But that doesn’t satisfy the other quotient of protestors, comprised of people who actually like Affleck and want to see him keep on making movies like Argo. Between the two complaining parties, this is easier to abide, if only because Affleck has moved into the phase of his career where he’s actually living up to the potential we thought he had in 1997. There’s a problem with the idea that if he gets wrapped up in a handful of Batman films, he’ll never make that Whitey Bulger biopic with Damon or output another Academy-level picture ever again. It’s the Blockbuster Dilution conundrum; the more a legitimate talent becomes involved in “low” art pursuits like comic book movies, the less he’ll produce work with “real” creative value.


Except that’s not necessarily the case. True, this turn of events means he’s cemented into making a handful of Batman films – whether that means two, three, or six is anyone’s guess – but there’s something to be said for currency and clout in Hollywood. Several somethings, in fact, because when you can hang your hat on a billion dollar movie franchise, pitching your ideas for smart, sharp, fresh studio thrillers to a room full of producers becomes much, much easier. Having an Argo on  your resume is one thing; having a The Dark Knight Rises is something else entirely. How many Live By Nights do you think that could buy him?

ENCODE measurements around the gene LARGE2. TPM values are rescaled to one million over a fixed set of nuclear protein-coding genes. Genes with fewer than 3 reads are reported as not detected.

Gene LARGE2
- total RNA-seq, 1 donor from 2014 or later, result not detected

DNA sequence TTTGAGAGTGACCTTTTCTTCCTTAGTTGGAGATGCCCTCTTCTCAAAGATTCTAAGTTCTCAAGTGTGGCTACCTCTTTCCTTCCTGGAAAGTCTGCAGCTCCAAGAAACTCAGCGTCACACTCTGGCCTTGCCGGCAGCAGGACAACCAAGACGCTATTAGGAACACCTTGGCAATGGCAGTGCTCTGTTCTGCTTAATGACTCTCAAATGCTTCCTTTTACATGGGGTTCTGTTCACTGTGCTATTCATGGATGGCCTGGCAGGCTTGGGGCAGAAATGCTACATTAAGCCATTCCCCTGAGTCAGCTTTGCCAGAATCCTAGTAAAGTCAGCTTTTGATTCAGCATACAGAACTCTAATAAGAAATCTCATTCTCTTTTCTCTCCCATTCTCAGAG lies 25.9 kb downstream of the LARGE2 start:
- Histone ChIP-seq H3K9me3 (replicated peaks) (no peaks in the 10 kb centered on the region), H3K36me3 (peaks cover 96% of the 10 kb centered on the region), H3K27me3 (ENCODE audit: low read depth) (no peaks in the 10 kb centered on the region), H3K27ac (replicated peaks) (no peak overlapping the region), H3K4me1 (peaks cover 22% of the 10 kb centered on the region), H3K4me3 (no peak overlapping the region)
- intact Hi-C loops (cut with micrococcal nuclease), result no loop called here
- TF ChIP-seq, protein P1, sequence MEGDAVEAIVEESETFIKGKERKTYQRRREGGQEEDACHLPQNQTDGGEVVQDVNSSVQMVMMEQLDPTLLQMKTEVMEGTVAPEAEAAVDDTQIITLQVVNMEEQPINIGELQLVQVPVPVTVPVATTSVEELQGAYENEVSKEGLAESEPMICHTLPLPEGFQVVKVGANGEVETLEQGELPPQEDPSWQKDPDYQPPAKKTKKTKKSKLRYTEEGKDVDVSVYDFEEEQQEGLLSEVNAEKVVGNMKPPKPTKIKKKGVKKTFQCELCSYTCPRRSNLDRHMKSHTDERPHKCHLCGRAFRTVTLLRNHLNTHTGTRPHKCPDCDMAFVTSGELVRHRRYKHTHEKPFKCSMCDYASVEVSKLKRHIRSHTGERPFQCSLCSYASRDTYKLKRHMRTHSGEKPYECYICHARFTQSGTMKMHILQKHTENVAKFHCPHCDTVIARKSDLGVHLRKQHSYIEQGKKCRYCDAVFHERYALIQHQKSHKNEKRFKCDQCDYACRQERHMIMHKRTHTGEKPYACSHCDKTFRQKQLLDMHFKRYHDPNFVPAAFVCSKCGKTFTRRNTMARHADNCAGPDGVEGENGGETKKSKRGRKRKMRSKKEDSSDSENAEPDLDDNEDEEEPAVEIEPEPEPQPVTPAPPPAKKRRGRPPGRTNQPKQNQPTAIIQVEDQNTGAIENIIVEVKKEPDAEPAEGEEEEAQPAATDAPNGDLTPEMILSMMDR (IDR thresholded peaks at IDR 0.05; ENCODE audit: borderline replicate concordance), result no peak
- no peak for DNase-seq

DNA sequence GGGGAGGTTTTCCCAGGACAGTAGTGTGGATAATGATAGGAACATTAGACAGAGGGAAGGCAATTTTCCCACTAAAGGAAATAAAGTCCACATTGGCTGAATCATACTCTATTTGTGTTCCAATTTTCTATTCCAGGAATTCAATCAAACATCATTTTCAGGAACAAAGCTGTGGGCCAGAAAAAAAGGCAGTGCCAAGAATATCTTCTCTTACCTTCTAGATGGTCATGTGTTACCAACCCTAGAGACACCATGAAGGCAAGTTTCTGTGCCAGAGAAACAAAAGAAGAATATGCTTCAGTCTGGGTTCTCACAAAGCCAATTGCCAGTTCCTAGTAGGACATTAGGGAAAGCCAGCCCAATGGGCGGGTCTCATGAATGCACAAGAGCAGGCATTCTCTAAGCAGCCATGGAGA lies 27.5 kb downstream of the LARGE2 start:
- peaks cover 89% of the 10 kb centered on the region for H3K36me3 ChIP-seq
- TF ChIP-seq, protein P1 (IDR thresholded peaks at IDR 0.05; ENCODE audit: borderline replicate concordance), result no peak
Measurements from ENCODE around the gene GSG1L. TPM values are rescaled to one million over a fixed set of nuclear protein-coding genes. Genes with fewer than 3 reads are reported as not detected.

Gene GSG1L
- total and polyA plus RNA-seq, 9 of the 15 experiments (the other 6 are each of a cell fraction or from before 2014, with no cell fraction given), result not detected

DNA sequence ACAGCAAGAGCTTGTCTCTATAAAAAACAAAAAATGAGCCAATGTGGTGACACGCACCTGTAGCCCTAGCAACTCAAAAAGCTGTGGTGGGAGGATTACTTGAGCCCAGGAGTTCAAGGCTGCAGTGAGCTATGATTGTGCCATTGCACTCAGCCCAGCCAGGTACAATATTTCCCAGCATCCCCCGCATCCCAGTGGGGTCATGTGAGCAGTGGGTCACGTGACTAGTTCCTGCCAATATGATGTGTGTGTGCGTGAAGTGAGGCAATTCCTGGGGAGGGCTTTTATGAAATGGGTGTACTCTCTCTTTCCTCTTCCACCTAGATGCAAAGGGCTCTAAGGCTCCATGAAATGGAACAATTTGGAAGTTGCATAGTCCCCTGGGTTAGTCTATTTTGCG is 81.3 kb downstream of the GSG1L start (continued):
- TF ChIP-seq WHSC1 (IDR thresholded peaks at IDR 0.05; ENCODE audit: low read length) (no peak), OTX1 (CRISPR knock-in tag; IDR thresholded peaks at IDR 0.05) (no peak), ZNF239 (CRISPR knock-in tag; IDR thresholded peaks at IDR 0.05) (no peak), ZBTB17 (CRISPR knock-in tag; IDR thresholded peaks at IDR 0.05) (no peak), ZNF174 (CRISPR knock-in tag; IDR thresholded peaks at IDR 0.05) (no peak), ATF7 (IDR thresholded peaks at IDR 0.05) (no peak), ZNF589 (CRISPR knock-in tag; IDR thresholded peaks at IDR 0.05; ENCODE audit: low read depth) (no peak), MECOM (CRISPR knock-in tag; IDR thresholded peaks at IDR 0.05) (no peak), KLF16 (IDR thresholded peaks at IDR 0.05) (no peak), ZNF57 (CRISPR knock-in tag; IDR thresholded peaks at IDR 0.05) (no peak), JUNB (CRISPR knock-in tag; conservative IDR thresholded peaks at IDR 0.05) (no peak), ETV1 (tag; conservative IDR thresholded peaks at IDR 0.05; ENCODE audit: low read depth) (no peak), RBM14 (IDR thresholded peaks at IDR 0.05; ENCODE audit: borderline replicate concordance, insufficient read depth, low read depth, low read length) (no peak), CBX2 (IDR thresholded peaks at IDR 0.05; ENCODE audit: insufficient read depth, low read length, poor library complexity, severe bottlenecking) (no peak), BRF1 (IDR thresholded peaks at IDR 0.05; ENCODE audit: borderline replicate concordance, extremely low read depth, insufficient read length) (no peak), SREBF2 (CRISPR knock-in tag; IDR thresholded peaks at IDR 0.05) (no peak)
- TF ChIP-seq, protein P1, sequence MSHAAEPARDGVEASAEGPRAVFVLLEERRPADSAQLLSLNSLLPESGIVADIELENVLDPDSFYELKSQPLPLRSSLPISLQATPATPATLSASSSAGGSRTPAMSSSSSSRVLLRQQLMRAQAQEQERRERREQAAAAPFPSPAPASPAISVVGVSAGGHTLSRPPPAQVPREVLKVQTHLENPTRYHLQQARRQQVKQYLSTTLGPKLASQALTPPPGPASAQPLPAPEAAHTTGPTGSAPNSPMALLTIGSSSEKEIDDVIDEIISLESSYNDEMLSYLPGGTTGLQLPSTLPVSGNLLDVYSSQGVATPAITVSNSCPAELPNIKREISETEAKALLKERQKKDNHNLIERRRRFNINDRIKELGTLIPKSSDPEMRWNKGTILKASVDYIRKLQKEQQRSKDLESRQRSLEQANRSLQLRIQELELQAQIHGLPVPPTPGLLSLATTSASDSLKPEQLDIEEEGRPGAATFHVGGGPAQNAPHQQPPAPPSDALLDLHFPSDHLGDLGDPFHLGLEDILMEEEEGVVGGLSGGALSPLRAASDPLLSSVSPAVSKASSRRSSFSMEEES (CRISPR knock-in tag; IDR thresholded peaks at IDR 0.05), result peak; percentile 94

There aren’t many people working in Hollywood who make movies like Argo, especially not at the level Affleck can make them. If he can trade comic book movie revenue for more of the movies people actually want him to make, then that seems like a pretty fair bargain. That may not make the idea of him playing Batman any more exciting, but consider the upside – which happens to be quite great – and his new affiliation with DC’s cineverse becomes that much more palatable.

*In fact, I wanted to subtitle this piece, ‘Shut Up And Stop Whining’.
**This announcement still leaves room for him to do that, too.


  • Colin Biggs

    I never had a problem with Affleck taking this part because this move gets so many Argos and Live by Nights greenlit. I don’t see Affleck giving up making those kinds of pictures. Not that he knows that he can now.

    • Andrew Crump

      Yeah, doesn’t seem like him to just flat-out stop making Argo-type pictures. I’m pretty confident this decision is just going to lead to him making more films like that.